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ONC & CMS Proposed Rules – Part 4: Information Blocking

By DAVE LEVIN MD

The Office of the National Coordinator (ONC) and the Centers for Medicare and Medicaid (CMS) have proposed final rules on interoperability, data blocking and other activities as part of implementing the 21st Century Cures Act. In this series, we will explore ideas behind the rules, why they are necessary and the expected impact. Given that these are complex and controversial topics open to interpretation, we invite readers to respond with their own ideas, corrections and opinions.

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When it comes to sharing health data, the intent of the 21st Century Cures Act is clear: patients and clinicians should have access to data without special effort or excessive cost. To make this a reality, the act addresses three major areas: technical architecture, data sets and behaviors. Part two of our series looked at how APIs address technical issues while part three covered the new data requirements. In this article, we delve into information blocking. A companion podcast interview with ONC expert Michael Lipinski provides an even deeper dive into this complex topic.

Information Blocking Comes in Many Forms

The Public Health Services Act (PHSA) broadly defines information blocking as a practice that is “likely to interfere with, prevent, or materially discourage access, exchange, or use of electronic health information.” The overarching assumption is information will be shared though the Act does authorize the Secretary to identify reasonable and necessary exceptions.

The proposed rules focus on “technical requirements as well as the actions and practices of health IT developers in implementing the certified API.” Information blocking can come in a variety of forms. It can be direct and obvious (“No you can’t have this data ever!”) or indirect and subtle (“Sure, you can have the data, but it will cost you $$$ and we won’t be able to get to your request for at least 12 months.”). The proposed rules are designed to address both. This passage illustrates some of the concerns:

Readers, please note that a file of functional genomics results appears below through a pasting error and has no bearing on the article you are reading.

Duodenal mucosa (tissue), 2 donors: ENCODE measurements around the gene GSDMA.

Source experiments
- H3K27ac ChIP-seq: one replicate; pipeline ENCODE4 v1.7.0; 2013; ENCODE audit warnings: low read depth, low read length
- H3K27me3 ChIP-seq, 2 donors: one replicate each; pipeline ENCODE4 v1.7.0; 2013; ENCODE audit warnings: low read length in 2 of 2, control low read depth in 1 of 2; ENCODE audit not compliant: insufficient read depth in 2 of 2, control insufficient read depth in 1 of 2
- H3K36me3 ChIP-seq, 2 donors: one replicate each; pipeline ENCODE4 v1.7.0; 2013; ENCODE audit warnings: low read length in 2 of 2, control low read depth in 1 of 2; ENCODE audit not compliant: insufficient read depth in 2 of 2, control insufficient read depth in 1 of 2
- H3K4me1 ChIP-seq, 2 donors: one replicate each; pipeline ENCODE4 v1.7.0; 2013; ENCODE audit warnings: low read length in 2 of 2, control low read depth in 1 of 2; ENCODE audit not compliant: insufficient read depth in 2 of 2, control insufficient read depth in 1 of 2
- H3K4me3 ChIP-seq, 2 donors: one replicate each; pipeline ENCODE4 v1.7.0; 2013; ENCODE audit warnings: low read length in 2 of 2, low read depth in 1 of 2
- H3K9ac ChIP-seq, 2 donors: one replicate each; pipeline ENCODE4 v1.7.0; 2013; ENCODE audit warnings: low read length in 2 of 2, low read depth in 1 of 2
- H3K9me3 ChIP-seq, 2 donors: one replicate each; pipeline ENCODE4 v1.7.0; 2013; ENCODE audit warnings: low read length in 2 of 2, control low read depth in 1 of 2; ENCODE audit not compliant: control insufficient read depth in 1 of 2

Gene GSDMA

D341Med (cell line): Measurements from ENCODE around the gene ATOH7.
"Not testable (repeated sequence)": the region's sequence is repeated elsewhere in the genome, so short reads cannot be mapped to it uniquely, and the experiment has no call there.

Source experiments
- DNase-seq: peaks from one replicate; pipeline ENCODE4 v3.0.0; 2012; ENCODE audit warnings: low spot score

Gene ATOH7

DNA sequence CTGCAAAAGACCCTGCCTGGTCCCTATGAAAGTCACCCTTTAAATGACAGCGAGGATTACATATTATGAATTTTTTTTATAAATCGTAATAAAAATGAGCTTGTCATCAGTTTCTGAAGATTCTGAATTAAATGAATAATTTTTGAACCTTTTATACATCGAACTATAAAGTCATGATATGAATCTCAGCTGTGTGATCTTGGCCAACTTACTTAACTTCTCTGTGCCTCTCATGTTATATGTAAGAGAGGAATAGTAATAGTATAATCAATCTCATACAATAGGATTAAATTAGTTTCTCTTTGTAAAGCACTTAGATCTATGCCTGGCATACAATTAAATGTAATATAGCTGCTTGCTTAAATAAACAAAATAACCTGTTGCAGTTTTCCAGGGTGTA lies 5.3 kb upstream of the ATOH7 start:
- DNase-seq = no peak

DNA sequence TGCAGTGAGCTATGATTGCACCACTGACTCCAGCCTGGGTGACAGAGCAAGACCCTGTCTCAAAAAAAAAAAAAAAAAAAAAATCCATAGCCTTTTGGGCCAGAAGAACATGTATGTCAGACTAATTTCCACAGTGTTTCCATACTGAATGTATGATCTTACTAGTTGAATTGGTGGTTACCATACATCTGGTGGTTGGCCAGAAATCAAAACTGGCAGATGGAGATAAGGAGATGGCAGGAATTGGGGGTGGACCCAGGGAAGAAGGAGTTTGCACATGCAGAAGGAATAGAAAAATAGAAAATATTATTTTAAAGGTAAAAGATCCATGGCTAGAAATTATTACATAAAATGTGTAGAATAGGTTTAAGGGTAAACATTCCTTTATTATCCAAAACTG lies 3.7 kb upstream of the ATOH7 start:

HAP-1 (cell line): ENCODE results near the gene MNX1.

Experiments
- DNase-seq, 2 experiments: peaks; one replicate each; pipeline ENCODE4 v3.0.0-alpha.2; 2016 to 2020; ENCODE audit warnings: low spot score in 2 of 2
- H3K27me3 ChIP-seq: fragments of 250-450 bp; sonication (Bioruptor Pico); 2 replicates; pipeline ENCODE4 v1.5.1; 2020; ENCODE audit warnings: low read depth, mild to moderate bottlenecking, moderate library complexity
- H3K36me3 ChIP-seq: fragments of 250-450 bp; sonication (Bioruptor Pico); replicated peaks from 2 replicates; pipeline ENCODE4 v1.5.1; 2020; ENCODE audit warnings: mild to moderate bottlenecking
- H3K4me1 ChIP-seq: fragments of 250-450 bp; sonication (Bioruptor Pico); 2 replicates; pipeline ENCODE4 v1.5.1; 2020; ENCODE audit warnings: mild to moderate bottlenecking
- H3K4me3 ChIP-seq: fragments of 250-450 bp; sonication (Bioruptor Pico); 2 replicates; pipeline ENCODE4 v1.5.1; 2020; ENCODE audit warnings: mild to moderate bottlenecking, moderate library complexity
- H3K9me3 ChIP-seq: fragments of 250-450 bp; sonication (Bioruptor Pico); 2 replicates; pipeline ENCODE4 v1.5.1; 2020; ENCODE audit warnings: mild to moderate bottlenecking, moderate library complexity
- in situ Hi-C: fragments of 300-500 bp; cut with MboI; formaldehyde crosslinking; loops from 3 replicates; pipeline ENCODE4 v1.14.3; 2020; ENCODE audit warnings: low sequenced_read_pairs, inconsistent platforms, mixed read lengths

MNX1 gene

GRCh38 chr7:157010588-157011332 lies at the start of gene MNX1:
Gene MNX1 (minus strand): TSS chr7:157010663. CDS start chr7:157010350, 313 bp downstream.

“Health IT developers are in a unique position to block the export and portability of data for use in competing systems or applications, or to charge rents for access to the basic technical information needed to facilitate the conversion or migration of data for these purposes.”

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ONC & CMS Proposed Rules – Part 3: Data Requirements

By DAVE LEVIN, MD

The Office of the National Coordinator (ONC) and the Centers for Medicare and Medicaid (CMS) have proposed final rules on interoperability, data blocking and other activities as part of implementing the 21st Century Cures Act. In this series, we will explore the ideas behind the rules, why they are necessary and the expected impact. Given that these are complex and controversial topics open to interpretation, we invite readers to respond with their own ideas, corrections and opinions. In part three of this series, we look at how the new USCDI draft helps foster innovation.  

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The U.S. Core Data for Interoperability (USCDI) draft is a step forward toward expanding the 21st Century Cures Act. The Cures Act was helpful in moving the needle for interoperability and defining data blocking. The latest draft of the USCDI is meant to further specify what data should be shared freely.

In this article, we’ll look at the data added to the Common Clinical Data Set (CCDS) used for ONC certification. We’ll walk through the proposed plan to add more data over time. And we’ll explore why this is a step in the right direction toward increased data sharing.

New Shared Data

The bulk of the datasets in the USCDI comes from the Common Clinical Data Set (CCDS), which was last updated in 2015. The new USCDI draft adds two types of data:

  • Clinical notes: both structured and unstructured. EHRs store these notes differently, but both are important and helpful in data analysis.
  • Provenance:  an audit trail of the data, showing where it came from. It is metadata, or information about the data, that shows who created it and when.